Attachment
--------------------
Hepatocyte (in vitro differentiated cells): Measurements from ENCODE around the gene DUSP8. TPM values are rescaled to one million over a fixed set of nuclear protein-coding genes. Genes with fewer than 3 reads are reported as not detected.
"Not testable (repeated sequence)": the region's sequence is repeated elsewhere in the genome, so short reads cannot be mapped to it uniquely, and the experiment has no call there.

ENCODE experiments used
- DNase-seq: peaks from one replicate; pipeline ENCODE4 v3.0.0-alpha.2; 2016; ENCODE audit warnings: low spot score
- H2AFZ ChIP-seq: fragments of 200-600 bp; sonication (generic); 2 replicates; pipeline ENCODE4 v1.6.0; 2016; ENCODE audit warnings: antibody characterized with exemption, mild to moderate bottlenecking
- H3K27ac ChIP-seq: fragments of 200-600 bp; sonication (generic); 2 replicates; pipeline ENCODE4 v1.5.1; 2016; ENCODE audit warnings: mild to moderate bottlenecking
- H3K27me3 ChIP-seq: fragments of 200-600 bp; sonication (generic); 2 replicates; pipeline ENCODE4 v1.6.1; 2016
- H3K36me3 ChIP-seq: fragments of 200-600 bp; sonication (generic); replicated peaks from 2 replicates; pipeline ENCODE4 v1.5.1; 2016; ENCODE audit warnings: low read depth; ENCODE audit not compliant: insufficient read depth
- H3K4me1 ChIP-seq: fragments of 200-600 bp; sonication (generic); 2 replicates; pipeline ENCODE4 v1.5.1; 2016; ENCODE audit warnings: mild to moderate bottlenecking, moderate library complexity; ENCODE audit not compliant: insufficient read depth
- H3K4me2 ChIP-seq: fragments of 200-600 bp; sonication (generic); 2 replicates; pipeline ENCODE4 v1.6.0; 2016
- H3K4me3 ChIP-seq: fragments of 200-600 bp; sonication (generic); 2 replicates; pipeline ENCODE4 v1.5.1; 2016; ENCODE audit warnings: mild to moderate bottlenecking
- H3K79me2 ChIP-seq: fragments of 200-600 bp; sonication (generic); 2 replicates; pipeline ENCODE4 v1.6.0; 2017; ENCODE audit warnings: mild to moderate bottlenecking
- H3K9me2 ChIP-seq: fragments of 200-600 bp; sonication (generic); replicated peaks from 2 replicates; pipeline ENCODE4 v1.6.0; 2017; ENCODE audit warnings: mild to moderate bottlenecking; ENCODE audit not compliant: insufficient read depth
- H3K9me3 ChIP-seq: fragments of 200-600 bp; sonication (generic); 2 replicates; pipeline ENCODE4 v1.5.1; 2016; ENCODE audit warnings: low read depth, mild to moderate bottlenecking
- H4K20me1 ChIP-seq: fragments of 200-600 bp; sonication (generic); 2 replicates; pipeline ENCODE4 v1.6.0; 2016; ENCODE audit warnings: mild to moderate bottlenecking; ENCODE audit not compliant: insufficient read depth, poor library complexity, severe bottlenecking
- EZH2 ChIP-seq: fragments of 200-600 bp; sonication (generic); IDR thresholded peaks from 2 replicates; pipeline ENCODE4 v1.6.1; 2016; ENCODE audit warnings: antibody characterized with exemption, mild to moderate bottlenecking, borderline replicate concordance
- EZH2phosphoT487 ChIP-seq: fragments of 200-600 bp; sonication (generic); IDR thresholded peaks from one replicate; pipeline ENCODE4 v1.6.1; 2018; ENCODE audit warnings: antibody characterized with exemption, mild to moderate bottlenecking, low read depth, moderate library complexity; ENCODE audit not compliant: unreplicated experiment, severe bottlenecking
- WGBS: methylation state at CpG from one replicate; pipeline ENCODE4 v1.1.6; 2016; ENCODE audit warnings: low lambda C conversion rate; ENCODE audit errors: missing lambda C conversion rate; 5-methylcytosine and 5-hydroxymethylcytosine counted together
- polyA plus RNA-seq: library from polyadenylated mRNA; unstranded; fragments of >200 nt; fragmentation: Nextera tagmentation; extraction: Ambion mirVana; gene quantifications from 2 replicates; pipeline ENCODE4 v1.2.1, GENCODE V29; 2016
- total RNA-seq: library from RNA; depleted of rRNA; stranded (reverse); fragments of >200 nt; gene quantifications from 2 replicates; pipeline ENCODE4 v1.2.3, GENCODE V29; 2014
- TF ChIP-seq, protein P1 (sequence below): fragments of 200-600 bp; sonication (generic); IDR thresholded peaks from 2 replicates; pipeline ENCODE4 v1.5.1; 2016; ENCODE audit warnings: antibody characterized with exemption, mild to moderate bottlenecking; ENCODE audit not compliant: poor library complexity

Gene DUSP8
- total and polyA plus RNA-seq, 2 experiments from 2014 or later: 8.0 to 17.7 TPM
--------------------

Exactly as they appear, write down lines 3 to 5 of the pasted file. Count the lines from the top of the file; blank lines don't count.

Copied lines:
ENCODE experiments used
- DNase-seq: peaks from one replicate; pipeline ENCODE4 v3.0.0-alpha.2; 2016; ENCODE audit warnings: low spot score
- H2AFZ ChIP-seq: fragments of 200-600 bp; sonication (generic); 2 replicates; pipeline ENCODE4 v1.6.0; 2016; ENCODE audit warnings: antibody characterized with exemption, mild to moderate bottlenecking